Alvin Langdon Coburn was born in Boston, America in 1882. He was given his first camera when he was eight years of age by his mother who herself was a keen photographer.
A major factor in Coburn's interest in photography came after he visited his Cousin the art photographer Fred Holland Day. His cousin was an advocate for the pictorial movement, where photographs should resemble paintings and Coburn's early images certainly paid homage to that theory with the use of soft focus lens.
Coburn's images of London and the river Thames certainly have a romantic, misty atmosphere, reminiscent of the artist Whistler's work, which he admired.
However he soon moved away from this pictorial approach preferring to experiment with new techniques of printing and design.
As his career progressed Coburn's work became more and more abstract in nature and this can be seen in his American Photographs of 1911 and 1912 of industrial scenes.
Soon after, he also began to use a technique he employed when photographing the Grand Canyon some years back, where he looked down into the Canyon to take a picture.
This time he would look down from the top of skyscrapers to create a series of pictures that were an attempt to create images which emulated the cubist movement.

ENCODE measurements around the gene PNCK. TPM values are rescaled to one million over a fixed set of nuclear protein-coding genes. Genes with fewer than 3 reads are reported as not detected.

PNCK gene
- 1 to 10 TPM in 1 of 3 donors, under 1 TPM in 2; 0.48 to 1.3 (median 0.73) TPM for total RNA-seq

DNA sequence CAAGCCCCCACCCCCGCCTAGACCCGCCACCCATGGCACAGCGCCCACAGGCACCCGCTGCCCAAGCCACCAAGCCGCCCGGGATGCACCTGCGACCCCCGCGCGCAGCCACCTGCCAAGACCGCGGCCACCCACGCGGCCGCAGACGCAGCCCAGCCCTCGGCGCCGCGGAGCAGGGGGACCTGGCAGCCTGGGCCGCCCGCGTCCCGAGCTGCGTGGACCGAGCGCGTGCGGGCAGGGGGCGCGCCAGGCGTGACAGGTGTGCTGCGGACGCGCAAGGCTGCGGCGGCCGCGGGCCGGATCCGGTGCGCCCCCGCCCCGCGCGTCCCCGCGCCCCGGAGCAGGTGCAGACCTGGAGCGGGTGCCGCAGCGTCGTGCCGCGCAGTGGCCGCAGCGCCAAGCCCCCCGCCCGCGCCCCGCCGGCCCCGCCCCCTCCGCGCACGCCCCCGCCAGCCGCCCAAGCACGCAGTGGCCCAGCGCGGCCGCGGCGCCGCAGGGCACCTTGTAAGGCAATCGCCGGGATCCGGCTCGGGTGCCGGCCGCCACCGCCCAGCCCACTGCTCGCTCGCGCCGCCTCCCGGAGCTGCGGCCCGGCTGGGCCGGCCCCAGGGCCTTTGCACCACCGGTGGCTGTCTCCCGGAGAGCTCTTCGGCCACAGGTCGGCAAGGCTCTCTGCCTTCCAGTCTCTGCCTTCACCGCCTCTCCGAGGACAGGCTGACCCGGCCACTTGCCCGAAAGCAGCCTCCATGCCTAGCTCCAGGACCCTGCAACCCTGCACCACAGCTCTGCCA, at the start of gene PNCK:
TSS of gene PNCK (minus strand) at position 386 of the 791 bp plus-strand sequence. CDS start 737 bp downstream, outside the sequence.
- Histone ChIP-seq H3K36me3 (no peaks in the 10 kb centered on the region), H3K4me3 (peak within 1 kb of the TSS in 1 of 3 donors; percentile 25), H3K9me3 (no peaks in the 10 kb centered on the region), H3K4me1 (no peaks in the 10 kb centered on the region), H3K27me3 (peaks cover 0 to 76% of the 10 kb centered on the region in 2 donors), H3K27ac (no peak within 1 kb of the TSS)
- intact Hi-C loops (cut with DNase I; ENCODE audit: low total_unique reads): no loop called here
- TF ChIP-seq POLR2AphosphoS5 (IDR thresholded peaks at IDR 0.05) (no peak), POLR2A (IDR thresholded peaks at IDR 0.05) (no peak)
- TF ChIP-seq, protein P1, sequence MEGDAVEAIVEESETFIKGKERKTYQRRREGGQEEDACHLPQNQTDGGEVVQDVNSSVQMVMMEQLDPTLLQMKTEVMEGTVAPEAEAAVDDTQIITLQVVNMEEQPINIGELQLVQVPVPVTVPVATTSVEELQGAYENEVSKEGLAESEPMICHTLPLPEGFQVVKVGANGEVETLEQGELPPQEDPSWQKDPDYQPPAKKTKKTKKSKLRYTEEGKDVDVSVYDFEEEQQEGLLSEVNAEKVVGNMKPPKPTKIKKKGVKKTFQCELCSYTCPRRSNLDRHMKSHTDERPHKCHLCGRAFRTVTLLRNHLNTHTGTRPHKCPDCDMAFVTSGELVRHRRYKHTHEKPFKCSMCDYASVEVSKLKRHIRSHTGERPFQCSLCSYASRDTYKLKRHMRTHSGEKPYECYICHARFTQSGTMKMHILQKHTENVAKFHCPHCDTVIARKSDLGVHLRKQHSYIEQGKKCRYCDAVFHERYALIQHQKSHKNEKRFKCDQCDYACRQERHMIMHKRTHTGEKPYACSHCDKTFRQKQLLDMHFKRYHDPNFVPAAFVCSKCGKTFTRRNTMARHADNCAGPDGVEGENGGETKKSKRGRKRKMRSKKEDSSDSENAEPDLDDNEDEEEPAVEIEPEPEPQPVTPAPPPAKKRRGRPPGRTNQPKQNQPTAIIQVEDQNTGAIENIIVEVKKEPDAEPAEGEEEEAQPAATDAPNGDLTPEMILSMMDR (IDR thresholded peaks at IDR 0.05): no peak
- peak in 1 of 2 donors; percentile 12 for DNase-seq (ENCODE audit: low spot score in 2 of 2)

Coburn's early work was his best and after moving to Wales in 1918, where he gained an interest in mysticism, he gradually lost touch with photography altogether.
Coburn enjoyed experimenting with the printing process and spent some years creating his own inks and trying out different grades of paper for the best effect.
His technique of changing the perspective of a scene by pointing the camera down created images that had no horizon and so created a more abstract image.
Arthur Wesley Dow's promotion of the sense of space and subtle atmosphere and the painter James McNeill Whistler's "nocturnes" influenced Coburn, as can be seen in Coburn's early cityscapes and pictorial images.
In 1916 Coburn was urging other photographers to experiment with their photography, saying:
"What would our grandfathers have said of the work of Matisse, Stravinsky, and Gertrude Stein?
If we are alive to the spirit of our time, it is these moderns who interest us…why should not the camera also throw off the shackles of conventional representation and attempt something fresh and untried?
Why should not its subtle rapidity be utilized to study movement? Why not repeated successive exposures of an object in motion on the same plate? Why should not perspective be studied from angles hitherto neglected or unobserved?
Think of the joys of doing something which it would be impossible to classify, or to tell which was the top and which the bottom?"